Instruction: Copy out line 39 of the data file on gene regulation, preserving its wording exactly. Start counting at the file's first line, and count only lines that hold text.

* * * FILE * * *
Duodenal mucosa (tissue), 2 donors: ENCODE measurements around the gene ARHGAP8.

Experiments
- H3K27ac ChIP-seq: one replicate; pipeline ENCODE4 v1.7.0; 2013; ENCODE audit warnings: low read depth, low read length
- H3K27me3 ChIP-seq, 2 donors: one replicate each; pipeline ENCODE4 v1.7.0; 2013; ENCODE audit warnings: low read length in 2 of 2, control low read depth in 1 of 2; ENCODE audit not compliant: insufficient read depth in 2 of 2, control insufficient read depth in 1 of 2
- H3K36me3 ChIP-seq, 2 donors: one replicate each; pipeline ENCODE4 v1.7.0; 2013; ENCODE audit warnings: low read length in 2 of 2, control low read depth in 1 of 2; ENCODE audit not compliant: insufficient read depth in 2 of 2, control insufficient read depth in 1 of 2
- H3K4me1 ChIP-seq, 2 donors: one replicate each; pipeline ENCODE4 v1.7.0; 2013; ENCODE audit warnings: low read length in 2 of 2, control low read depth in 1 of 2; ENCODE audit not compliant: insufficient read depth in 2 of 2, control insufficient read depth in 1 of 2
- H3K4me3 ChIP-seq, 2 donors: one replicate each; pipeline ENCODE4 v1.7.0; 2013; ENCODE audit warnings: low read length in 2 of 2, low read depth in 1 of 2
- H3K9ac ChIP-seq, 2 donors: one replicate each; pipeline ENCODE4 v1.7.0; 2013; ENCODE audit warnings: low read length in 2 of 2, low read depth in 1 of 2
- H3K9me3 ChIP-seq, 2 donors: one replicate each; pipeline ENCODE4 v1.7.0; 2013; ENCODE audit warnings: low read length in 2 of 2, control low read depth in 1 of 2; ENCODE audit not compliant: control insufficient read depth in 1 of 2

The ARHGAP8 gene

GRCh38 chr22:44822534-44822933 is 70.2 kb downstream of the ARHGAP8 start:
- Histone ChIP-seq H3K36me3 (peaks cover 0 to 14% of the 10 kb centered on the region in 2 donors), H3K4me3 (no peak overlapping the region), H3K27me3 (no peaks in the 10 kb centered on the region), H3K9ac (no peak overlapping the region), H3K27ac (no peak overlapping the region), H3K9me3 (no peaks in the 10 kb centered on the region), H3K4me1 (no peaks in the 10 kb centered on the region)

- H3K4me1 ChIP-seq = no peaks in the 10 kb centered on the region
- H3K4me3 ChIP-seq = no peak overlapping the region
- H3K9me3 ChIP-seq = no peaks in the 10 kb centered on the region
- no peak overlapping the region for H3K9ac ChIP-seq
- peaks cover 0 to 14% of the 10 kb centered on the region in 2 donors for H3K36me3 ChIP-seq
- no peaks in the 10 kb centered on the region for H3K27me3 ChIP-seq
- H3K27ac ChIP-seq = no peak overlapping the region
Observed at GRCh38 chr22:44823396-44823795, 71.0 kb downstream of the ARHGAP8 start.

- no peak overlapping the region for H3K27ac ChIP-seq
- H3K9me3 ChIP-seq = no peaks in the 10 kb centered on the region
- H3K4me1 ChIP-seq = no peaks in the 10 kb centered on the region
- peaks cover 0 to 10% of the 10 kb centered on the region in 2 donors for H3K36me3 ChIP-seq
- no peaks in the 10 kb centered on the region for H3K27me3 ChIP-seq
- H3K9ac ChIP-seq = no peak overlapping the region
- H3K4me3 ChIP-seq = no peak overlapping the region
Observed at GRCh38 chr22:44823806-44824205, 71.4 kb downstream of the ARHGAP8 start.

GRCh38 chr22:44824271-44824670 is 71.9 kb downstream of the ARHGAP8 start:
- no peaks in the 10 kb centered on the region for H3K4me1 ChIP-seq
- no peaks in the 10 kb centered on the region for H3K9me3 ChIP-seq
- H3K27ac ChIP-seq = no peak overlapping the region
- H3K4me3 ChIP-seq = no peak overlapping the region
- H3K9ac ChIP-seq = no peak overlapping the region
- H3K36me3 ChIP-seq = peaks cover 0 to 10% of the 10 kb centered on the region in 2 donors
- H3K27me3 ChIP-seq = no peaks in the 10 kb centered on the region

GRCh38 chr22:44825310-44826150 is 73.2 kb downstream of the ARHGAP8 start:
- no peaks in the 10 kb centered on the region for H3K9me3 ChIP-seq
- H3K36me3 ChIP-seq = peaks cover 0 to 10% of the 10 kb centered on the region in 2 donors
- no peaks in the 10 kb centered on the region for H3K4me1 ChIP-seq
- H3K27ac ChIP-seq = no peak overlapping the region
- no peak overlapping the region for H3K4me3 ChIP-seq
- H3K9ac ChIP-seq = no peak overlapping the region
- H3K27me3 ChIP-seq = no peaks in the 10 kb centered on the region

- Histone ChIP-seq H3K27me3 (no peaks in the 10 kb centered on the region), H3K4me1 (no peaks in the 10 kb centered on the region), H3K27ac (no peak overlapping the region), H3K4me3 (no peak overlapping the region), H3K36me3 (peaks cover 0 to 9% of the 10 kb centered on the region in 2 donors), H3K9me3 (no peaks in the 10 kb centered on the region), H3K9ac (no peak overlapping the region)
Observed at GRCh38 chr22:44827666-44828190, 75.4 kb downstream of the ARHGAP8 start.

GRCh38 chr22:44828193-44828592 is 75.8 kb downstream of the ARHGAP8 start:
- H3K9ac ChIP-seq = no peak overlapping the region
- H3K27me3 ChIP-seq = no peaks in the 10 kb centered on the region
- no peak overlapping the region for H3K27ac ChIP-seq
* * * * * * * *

- H3K36me3 ChIP-seq = peaks cover 0 to 10% of the 10 kb centered on the region in 2 donors